We want to be careful here, with our focus on lament and call for change, that we recognise the better way of Jesus is the way of love and not hatred. There can be a fine line between the two. How so? If you attended our church anniversary service, you would have heard my wife share how she came to a point three years ago of saying enough is enough. She chose to make certain changes that would be to the betterment of her physical, mental, and spiritual health. This seeking of better health is an expression of love; of self-love and love for others. However, sometimes the call for change can come from somewhere else. These lines from a Tenille Townes song are striking:

The voice that I don’t wanna hear, the hurtful words I say
The long list of things about myself I wanna change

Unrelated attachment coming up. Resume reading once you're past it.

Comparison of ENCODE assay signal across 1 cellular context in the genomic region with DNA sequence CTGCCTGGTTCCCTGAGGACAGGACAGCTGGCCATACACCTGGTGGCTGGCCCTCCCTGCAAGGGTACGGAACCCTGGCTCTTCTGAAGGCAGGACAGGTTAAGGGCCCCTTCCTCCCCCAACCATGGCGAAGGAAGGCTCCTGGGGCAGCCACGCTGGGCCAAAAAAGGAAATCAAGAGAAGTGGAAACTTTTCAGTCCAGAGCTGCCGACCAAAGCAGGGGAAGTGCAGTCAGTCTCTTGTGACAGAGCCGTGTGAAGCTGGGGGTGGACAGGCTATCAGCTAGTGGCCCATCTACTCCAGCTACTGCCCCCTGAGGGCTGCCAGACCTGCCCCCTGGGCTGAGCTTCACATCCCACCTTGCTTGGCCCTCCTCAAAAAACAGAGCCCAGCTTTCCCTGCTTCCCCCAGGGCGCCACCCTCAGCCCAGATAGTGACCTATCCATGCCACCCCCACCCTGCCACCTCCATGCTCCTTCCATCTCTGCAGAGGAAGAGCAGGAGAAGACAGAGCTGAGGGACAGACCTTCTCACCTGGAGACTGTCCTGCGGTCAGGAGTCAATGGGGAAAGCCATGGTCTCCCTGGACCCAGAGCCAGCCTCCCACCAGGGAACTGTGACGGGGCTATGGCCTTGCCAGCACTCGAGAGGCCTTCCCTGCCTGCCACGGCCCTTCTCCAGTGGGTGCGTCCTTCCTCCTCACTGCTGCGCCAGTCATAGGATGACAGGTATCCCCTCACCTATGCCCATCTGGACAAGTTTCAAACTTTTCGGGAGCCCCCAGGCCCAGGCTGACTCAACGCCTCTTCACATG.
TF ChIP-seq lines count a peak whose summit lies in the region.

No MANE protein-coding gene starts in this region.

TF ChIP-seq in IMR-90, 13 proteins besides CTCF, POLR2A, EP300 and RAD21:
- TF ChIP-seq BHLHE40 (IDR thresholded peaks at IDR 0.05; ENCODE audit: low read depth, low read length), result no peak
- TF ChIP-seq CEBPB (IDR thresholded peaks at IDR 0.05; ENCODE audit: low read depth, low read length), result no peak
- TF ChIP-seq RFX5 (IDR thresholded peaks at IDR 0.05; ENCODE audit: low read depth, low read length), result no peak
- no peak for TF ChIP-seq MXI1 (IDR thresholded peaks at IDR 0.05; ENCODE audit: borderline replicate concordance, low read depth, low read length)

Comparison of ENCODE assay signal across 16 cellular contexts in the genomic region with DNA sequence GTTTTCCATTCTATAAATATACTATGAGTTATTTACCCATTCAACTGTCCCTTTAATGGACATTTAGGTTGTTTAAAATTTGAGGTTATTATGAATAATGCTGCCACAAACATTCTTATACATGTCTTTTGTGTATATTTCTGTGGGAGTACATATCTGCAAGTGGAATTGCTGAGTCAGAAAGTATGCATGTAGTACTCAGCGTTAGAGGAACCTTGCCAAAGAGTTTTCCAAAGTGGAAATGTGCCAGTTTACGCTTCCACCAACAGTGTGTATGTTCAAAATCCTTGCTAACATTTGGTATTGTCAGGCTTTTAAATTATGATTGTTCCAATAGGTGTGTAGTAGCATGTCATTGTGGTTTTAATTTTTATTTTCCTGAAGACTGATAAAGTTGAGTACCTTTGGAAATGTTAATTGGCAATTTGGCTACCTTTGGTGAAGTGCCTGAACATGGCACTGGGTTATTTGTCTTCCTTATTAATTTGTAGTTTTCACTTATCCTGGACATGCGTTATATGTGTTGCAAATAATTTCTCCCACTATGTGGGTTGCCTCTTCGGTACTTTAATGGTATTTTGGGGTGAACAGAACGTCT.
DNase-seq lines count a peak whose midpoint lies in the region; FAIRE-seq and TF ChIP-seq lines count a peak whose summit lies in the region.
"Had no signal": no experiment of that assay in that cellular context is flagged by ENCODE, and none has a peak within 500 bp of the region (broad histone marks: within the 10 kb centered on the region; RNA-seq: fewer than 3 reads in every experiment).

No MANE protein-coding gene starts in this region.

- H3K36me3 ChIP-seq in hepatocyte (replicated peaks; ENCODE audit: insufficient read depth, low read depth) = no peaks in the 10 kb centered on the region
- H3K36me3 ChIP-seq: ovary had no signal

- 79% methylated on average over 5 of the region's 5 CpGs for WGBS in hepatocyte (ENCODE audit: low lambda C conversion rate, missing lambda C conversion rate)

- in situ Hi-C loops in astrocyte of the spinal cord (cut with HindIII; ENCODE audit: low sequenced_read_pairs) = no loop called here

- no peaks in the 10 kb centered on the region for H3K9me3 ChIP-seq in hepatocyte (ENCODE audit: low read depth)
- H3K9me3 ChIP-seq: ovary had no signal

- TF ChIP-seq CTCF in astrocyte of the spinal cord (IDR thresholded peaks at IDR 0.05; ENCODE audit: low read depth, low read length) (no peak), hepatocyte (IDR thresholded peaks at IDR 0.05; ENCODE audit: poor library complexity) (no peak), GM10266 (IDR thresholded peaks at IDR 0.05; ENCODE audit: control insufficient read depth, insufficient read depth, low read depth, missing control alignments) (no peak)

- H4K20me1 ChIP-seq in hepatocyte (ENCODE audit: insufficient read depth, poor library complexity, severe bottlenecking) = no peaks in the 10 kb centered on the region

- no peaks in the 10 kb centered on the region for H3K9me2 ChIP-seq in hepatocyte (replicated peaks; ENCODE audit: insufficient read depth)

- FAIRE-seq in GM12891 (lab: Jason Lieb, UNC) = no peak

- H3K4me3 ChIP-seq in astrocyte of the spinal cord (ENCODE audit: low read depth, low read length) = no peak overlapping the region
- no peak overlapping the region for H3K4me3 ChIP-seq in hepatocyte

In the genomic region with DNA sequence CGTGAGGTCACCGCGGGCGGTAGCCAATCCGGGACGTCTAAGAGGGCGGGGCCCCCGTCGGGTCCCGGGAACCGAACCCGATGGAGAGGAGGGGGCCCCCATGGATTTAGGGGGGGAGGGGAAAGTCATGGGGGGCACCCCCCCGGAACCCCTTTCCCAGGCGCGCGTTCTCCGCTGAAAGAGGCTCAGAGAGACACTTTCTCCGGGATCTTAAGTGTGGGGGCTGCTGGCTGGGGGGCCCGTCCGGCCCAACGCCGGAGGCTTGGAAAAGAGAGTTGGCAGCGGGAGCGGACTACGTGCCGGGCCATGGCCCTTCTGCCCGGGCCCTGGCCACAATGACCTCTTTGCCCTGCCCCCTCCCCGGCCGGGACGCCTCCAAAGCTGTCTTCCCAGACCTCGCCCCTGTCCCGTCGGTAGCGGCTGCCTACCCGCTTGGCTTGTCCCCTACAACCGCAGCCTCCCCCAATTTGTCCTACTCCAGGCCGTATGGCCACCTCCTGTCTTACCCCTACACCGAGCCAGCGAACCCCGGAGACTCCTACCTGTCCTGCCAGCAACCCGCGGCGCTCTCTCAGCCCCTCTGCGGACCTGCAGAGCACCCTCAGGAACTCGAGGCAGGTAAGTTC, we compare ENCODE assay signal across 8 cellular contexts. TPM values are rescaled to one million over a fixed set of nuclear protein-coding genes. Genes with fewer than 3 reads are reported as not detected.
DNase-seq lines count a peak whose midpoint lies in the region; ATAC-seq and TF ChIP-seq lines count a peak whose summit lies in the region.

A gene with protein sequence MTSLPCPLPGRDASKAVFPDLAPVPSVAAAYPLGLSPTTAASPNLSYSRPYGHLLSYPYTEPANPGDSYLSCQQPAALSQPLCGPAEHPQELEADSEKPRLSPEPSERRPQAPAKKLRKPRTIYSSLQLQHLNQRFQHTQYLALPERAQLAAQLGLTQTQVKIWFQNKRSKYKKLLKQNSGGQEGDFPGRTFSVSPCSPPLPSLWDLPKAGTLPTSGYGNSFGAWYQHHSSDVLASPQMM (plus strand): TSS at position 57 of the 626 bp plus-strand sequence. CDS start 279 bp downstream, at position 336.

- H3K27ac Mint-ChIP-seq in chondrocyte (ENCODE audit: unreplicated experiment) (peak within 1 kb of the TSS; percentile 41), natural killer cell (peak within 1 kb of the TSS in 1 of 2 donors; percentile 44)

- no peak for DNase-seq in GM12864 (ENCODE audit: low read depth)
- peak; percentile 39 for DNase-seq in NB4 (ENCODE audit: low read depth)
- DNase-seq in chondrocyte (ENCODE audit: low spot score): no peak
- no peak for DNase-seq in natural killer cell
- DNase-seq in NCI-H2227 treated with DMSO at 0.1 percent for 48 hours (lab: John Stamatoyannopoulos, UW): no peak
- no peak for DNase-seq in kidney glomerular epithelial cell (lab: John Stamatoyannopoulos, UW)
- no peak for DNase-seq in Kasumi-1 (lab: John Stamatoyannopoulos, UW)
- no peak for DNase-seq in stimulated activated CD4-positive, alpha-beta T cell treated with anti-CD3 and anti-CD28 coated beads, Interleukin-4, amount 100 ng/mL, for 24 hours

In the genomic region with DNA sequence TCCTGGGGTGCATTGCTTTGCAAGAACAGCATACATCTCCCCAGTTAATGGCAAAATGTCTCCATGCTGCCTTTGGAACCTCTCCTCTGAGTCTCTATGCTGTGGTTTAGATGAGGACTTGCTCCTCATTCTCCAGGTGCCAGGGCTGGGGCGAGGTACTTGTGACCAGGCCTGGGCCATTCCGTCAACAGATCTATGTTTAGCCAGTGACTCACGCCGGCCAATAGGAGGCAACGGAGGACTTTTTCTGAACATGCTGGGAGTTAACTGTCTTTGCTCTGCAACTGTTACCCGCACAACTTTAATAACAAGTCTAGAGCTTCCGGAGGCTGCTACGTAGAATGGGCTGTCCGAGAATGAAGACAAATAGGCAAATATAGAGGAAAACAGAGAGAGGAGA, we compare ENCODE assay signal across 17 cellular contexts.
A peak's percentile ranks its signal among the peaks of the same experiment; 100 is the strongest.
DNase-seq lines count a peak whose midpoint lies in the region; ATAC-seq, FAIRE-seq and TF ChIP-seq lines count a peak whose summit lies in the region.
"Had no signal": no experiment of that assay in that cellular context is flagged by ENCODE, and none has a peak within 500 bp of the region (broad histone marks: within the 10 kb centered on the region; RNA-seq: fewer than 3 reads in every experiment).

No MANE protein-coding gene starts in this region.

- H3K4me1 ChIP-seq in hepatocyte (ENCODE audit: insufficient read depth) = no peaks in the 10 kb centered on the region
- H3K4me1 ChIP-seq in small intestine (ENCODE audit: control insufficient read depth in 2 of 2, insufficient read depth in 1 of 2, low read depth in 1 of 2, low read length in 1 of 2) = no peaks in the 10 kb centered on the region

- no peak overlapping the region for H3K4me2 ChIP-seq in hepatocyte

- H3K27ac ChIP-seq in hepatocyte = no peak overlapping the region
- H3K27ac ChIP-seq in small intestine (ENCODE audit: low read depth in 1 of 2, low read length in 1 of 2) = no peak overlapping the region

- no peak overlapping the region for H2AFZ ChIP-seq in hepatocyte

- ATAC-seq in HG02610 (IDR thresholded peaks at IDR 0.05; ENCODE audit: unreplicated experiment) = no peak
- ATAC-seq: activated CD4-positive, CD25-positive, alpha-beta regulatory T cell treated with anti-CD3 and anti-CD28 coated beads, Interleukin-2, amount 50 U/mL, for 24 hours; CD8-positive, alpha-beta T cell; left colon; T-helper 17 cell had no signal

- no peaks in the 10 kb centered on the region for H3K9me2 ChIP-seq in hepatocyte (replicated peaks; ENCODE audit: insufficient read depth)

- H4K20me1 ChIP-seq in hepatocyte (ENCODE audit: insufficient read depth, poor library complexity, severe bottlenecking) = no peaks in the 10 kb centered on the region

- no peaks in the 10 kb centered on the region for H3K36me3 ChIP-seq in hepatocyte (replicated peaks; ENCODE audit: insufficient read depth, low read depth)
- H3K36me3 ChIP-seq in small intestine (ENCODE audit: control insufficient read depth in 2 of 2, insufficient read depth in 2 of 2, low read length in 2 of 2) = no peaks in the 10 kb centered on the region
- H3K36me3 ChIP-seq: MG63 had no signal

The heavy cloud that won’t leave even after it rains
I try to be a hero ’til it brings me to my knees
Yeah, there’s a villain in me

From the song “Villain in Me” written by Alex Hope and Tenille Townes

Sometimes the call for change in ourselves can come, not from a place of love, but from a place of self-hatred. Sometimes the call for change in ourselves does not lead to self-love, but to even greater self-hatred. This is not the way things are supposed to be.

Likewise, the call for change in our world can come from a place of love, but it often comes from a place of hatred. Let us be careful, therefore, that our call for change, in ourselves and in others, comes from living out the better way of Jesus which is the better way of love.

Lean into the love and promise of God